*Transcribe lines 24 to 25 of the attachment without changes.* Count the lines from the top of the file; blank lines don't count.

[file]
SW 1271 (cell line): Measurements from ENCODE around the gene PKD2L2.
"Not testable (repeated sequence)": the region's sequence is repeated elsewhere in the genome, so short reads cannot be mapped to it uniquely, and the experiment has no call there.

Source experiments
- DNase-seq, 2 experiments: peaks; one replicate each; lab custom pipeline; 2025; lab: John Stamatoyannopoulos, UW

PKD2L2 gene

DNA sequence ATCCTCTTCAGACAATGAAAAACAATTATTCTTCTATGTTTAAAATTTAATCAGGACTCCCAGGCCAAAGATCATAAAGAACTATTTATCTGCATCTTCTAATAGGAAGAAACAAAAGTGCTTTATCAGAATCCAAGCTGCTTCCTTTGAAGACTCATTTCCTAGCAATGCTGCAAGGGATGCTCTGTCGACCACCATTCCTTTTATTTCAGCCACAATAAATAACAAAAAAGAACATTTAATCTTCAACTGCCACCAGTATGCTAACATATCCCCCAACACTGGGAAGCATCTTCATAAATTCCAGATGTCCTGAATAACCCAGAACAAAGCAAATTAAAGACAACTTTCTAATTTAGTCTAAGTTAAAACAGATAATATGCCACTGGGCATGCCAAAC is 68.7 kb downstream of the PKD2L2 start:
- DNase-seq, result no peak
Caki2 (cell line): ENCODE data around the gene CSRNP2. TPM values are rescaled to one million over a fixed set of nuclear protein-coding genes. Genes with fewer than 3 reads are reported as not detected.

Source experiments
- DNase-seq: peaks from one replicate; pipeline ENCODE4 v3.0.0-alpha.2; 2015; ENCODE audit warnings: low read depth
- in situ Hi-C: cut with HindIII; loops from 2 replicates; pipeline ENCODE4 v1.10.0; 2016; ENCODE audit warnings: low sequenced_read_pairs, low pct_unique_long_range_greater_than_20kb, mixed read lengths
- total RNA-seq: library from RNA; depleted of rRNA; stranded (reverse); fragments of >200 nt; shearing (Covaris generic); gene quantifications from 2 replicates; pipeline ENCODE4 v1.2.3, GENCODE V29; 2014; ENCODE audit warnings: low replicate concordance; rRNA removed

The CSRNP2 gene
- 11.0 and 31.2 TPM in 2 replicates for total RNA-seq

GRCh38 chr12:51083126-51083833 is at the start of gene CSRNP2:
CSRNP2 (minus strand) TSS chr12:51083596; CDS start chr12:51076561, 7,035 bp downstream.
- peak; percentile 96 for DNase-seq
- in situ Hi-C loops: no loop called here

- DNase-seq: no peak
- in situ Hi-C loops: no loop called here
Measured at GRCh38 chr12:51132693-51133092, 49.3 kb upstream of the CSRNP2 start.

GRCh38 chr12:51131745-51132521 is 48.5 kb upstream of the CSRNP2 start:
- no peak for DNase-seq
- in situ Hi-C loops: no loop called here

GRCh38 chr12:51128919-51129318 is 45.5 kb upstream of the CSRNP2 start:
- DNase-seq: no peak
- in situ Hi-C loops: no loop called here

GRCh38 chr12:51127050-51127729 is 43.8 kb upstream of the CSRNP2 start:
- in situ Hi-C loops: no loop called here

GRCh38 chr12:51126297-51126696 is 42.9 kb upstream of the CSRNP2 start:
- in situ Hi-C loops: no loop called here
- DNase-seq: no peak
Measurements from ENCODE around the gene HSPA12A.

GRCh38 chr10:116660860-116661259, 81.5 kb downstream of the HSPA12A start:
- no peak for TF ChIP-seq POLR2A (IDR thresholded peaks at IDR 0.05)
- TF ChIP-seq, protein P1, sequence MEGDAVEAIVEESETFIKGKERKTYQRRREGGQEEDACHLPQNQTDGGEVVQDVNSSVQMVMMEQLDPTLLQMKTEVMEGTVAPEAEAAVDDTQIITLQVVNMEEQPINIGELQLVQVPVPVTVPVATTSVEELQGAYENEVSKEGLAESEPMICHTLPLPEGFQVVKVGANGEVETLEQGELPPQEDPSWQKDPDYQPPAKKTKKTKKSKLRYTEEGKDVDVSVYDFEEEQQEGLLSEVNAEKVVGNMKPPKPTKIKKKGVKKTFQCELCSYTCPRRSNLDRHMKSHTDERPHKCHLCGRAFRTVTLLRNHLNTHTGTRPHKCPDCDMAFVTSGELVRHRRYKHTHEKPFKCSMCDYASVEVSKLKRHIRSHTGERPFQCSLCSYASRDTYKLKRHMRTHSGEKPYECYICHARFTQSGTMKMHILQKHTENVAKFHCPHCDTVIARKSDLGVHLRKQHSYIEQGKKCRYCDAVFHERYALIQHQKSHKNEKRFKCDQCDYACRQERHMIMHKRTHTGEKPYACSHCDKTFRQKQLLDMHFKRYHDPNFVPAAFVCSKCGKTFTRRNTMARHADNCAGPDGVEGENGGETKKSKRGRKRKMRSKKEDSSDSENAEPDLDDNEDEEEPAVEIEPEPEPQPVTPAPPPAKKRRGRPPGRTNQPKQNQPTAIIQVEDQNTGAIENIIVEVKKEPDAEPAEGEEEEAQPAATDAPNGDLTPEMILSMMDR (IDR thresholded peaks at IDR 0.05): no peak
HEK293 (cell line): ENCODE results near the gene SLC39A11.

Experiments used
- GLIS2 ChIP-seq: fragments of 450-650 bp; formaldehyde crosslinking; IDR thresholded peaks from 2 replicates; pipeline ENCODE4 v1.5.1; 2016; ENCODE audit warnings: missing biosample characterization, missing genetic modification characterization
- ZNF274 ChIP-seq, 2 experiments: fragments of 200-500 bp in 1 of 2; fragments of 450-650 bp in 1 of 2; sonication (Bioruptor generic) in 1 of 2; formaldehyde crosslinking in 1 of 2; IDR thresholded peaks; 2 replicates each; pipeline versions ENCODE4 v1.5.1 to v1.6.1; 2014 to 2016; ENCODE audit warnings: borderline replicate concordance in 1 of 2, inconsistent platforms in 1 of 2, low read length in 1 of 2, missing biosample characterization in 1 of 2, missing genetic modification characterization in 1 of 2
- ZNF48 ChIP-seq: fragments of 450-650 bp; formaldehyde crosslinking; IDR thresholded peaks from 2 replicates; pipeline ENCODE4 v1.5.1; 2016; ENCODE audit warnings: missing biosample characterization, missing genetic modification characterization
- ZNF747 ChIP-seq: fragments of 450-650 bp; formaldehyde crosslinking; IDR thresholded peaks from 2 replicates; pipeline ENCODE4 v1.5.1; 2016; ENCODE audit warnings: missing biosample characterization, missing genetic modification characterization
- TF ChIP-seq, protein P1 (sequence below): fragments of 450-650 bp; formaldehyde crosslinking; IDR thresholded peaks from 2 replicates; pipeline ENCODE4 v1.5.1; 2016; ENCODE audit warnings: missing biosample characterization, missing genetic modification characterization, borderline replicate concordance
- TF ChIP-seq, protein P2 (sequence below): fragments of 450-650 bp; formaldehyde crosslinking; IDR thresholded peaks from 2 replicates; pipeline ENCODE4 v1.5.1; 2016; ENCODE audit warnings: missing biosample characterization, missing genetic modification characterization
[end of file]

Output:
- in situ Hi-C loops: no loop called here

GRCh38 chr12:51128919-51129318 is 45.5 kb upstream of the CSRNP2 start: